Turkey and Syria will not go to war because of a downed Turkish warplane, but the incident will put new pressure on the Assad regime to relinquish authority, while Turkey’s credibility as a rising regional power will also be scrutinized.
Since the Syrians brought down the Turkish reconnaissance flight on Friday, the ruling AKP government has reacted with moderation. Prime Minister Recep Tayyip Erdogan vowed to “decisively take the necessary steps” once the incident is “fully brought to light.”
On Sunday (June 24), Turkey called a meeting of NATO member states for this Tuesday to discuss possible next steps. Erdogan also met with the leaders of three opposition parties — CHP, MHP and BDP, who have representation at the Turkish Parliament — to brief them on the incident.
Kemal Kilicdaroglu, head of the chief opposition party, the CHP, said after the meeting that while the opposition appreciates the government’s outreach, they did not hear anything new or different from what Foreign Minister Ahmet Davutoglu shared with the public earlier in the day during an interview on the state television.
Forty-eight hours after the downed plane took off from the Malatya Erhac airbase, Davutoglu announced that Syrians shot the Turkish jet in “international waters,” 13 nautical miles off the coast of Syria, "without any warning.” The foreign minister admitted that the Turkish warplane violated Syrian airspace briefly, but said it had no “covert mission related to Syria,” and the only mission it had was to “carry out a training flight to test Turkey’s radar capabilities.”
Whether or not Davutoglu’s statements answered all questions related to the incident, it is clear that Syria did not have to fire on the Turkish jet and that this is not the first time Turkey has lost citizens to its neighbors’ actions.
While the whole world knows that Israeli soldiers killed nine Turks in a flotilla in international waters off the coast of Gaza in May 2010, few people know about the more than 40 Turkish citizens killed by Iranian soldiers along the Turkey-Iran border in the past five years. Turkish President Abdullah Gul first raised the matter during a state visit to Tehran in February 2011, but Turkey asked for neither an apology nor compensation for the victims’ families.
According to Turkish Human Rights Association records, the Turks were killed at the border, inside Turkey near the border or a few kilometers into the Iranian territory. Many of the victims were smuggling gasoline.
“We think [the Turkish state’s] silence is about ethnic nationalism. It’s now important for Turkey to cooperate with Iran against the PKK, [a Kurdish separatist terrorist organization],” Mehmet Ali Sen of the Human Rights Association Van branch told Al-Monitor. “If these incidents were to happen at Turkey’s borders with Greece or Bulgaria, there would be at the least a protest note given to these countries. But the people there have sympathy toward the PKK — and this is the price they pay.”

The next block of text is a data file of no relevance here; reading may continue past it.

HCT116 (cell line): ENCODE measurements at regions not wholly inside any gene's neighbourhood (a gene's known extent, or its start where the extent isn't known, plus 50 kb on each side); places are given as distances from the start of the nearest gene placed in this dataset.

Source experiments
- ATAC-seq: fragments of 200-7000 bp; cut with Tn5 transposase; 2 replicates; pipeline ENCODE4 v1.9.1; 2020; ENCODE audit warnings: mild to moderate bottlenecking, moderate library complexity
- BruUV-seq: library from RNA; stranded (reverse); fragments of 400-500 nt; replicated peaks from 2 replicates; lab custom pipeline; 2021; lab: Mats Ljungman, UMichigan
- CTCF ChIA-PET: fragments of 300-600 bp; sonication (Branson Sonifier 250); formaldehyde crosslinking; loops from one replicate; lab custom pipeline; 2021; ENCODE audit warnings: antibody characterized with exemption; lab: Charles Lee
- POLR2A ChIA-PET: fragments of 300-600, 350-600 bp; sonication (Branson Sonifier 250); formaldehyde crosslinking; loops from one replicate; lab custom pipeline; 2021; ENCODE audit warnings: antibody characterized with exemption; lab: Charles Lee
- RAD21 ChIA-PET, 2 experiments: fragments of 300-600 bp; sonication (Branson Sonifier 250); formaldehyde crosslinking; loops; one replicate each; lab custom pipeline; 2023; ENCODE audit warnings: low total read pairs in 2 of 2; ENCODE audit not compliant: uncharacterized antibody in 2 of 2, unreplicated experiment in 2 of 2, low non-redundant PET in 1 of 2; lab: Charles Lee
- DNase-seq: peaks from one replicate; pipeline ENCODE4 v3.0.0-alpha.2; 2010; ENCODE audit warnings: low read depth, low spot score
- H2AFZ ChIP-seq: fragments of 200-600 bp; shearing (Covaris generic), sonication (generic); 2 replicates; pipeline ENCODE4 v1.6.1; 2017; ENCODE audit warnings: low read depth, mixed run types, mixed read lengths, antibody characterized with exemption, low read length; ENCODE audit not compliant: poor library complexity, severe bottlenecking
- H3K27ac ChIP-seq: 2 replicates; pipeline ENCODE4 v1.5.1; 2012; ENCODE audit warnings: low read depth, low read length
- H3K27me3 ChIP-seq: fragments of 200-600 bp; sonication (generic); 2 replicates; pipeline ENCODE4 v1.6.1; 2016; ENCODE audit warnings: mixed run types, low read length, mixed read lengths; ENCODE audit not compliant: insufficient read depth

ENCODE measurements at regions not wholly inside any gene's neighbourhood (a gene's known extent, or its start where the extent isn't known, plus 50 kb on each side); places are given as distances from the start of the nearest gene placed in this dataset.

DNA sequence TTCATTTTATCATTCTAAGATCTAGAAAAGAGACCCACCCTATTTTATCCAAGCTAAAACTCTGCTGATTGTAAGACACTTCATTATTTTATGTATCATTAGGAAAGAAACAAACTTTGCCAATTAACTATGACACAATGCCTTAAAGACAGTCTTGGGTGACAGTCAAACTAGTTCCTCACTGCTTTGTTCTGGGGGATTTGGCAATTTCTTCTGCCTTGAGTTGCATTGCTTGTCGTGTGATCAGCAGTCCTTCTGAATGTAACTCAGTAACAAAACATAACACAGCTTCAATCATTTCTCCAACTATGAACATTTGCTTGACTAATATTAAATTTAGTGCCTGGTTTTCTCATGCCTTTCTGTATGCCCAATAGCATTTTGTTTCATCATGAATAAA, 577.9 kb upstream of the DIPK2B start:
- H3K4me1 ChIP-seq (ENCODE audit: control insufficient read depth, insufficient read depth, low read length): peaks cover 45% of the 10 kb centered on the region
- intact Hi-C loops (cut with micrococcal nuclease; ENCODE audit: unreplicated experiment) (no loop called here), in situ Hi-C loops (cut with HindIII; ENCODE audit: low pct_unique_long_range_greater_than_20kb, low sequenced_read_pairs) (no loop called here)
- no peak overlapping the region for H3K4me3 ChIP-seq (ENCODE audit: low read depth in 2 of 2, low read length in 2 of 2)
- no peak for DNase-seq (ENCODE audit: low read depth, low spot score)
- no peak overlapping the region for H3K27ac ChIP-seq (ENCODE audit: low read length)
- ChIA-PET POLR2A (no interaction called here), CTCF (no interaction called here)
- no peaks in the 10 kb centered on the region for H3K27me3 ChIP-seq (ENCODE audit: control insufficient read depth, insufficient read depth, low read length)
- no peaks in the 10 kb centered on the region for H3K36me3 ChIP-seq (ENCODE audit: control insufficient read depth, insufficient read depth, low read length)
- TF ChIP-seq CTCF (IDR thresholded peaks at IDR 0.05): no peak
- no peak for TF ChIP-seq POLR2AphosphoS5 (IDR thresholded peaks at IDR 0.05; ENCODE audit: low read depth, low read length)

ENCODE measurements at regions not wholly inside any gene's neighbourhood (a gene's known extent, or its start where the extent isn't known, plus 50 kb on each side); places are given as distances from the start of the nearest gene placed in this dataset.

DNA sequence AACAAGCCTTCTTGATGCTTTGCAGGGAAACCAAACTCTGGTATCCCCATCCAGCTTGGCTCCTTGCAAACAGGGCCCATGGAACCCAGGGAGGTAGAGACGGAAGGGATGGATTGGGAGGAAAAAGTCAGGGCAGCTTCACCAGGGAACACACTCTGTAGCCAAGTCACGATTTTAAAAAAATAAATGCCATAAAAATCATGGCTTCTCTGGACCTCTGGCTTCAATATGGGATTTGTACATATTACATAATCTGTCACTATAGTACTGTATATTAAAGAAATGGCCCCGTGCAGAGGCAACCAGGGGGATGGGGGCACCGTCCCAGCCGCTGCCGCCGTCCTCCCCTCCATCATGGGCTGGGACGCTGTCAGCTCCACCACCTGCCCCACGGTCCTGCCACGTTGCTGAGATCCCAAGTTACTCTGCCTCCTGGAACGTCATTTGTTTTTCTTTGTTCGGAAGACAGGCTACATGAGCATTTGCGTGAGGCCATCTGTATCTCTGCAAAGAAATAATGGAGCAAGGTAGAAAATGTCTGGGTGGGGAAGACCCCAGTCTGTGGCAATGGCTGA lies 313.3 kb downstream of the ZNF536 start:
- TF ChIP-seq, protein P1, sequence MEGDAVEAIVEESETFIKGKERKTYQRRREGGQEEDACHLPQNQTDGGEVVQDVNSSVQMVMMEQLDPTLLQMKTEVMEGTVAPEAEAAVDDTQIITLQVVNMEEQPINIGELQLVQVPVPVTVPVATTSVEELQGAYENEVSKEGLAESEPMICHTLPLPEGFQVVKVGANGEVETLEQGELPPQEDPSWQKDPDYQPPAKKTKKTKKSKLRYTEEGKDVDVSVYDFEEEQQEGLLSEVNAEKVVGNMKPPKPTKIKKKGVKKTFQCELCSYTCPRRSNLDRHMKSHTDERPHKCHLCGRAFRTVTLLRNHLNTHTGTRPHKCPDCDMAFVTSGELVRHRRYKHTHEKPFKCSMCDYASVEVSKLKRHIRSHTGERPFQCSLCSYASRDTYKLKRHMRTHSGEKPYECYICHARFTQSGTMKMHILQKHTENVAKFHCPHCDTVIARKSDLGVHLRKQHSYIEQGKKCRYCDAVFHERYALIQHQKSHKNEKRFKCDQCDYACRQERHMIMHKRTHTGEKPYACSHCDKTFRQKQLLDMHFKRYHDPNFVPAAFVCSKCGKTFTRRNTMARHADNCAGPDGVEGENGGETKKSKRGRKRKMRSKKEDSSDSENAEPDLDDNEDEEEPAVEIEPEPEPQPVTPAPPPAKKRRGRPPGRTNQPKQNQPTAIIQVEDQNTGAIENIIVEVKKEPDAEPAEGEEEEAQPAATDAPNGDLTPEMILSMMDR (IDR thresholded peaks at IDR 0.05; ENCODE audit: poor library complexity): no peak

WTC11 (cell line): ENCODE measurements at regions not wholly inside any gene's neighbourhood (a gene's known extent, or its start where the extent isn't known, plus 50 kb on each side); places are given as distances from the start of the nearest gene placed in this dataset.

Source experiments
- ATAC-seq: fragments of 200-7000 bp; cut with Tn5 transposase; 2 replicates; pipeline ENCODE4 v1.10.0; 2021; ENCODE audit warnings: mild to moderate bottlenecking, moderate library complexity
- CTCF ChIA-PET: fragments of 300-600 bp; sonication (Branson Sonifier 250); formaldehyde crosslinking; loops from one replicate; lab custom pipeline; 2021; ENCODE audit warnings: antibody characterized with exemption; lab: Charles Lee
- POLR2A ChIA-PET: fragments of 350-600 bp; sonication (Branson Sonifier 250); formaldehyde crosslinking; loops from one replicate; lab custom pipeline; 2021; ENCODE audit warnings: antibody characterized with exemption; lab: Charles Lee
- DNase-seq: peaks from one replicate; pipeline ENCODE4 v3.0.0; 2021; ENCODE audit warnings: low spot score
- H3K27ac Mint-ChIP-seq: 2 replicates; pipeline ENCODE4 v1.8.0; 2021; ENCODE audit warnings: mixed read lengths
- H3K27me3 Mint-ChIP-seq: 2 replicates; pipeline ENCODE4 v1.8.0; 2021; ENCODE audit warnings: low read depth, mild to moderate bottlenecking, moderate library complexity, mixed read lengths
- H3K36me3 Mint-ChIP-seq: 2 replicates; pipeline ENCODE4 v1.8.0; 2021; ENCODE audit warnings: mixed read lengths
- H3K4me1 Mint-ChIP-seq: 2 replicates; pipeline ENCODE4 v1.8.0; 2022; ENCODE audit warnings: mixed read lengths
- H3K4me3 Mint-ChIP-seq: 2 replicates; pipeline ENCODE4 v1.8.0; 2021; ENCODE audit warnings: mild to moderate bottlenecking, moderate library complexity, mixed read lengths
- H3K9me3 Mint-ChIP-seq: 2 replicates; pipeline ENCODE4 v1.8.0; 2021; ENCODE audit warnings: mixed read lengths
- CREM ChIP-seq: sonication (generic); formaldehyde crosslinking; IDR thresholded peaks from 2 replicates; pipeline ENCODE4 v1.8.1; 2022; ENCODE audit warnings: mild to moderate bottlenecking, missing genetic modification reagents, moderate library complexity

The Erdogan administration initially warmed its relationships with Iran and Syria after the US invaded Iraq in 2003 to prevent Kurdish elements from taking advantage of the conflict. Under a policy of “no problems with neighbors," Turkey tried to be on the side of everyone. But the policy has broken down on account of the brutal Syrian crackdown on largely Sunni Muslim rebels.
Although the first responsibility of any government is to protect its citizens, the AKP government made a decision to choose silence over defending its Kurdish citizens at the border with Iran in order to maintain stability in its relationship with Tehran. Those calculations, however, are undercutting Turkish credibility as the number of incidents rises.
The Syrian regime is in a fight for survival. It regards all its military personnel and civilians defecting and escaping the country as traitors, and targets their host countries as enemies. Not long ago, Erdogan tried to lessen Bashar al-Assad’s isolation and help him move into the international arena. But Syrian actions are threatening to expand its civil war into Turkish territory.
On April 9, Syrian forces fired on Syrian rebels and killed at least one person in a refugee camp at Kilis in Turkey. Erdogan then threatened to invoke NATO’s Article 5, which states that an attack on one member country is an attack on all. However, Erdogan did not press for NATO intervention at the time and it is unclear whether he will request such intervention when NATO meets in Brussels on Tuesday (June 26). His foreign minister instead invoked Article 4, which asks only for consultation, not intervention. NATO certainly does not seem eager to get involved, although the US is providing logistical support for Arab arms deliveries to the rebels.
“Why did we come to the brink of a war with Syria?” asked Kilicdaroglu. “Why do we intervene in the domestic affairs of Syria?”
While the AKP government now calls for regime change in Damascus, the contrast between Erdogan’s rhetoric and actions suggests that he is caught between his desire to see Assad’s ouster and his responsibility to protect the lives of all Turkish citizens.
Tulin Daloglu is a journalist and foreign-policy analyst based in Ankara, Turkey.